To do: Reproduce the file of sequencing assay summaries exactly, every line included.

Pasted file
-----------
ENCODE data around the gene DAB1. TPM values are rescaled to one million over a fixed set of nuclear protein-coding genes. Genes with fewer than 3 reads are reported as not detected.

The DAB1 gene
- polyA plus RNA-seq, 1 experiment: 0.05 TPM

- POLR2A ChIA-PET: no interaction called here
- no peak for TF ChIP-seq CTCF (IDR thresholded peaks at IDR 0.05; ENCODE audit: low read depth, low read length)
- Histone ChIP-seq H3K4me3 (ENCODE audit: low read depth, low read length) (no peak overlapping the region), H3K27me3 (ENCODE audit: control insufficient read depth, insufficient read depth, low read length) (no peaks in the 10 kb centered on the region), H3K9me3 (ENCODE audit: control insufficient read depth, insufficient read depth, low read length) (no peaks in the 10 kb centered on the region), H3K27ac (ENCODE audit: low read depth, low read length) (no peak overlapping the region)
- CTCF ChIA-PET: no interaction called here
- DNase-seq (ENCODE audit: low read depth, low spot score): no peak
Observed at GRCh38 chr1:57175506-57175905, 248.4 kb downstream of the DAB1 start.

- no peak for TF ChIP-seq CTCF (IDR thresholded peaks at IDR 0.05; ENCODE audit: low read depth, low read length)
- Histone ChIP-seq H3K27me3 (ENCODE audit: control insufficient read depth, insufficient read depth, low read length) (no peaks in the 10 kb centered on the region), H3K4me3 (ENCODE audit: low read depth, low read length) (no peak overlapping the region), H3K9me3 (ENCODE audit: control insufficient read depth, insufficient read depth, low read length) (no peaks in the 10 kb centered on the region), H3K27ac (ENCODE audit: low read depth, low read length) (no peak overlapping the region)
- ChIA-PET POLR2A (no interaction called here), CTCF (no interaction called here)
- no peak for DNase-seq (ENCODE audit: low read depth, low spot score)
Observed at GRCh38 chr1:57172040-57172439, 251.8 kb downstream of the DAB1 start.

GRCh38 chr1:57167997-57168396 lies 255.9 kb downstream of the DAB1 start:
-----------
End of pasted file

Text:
ENCODE data around the gene DAB1. TPM values are rescaled to one million over a fixed set of nuclear protein-coding genes. Genes with fewer than 3 reads are reported as not detected.

The DAB1 gene
- polyA plus RNA-seq, 1 experiment: 0.05 TPM

- POLR2A ChIA-PET: no interaction called here
- no peak for TF ChIP-seq CTCF (IDR thresholded peaks at IDR 0.05; ENCODE audit: low read depth, low read length)
- Histone ChIP-seq H3K4me3 (ENCODE audit: low read depth, low read length) (no peak overlapping the region), H3K27me3 (ENCODE audit: control insufficient read depth, insufficient read depth, low read length) (no peaks in the 10 kb centered on the region), H3K9me3 (ENCODE audit: control insufficient read depth, insufficient read depth, low read length) (no peaks in the 10 kb centered on the region), H3K27ac (ENCODE audit: low read depth, low read length) (no peak overlapping the region)
- CTCF ChIA-PET: no interaction called here
- DNase-seq (ENCODE audit: low read depth, low spot score): no peak
Observed at GRCh38 chr1:57175506-57175905, 248.4 kb downstream of the DAB1 start.

- no peak for TF ChIP-seq CTCF (IDR thresholded peaks at IDR 0.05; ENCODE audit: low read depth, low read length)
- Histone ChIP-seq H3K27me3 (ENCODE audit: control insufficient read depth, insufficient read depth, low read length) (no peaks in the 10 kb centered on the region), H3K4me3 (ENCODE audit: low read depth, low read length) (no peak overlapping the region), H3K9me3 (ENCODE audit: control insufficient read depth, insufficient read depth, low read length) (no peaks in the 10 kb centered on the region), H3K27ac (ENCODE audit: low read depth, low read length) (no peak overlapping the region)
- ChIA-PET POLR2A (no interaction called here), CTCF (no interaction called here)
- no peak for DNase-seq (ENCODE audit: low read depth, low spot score)
Observed at GRCh38 chr1:57172040-57172439, 251.8 kb downstream of the DAB1 start.

GRCh38 chr1:57167997-57168396 lies 255.9 kb downstream of the DAB1 start: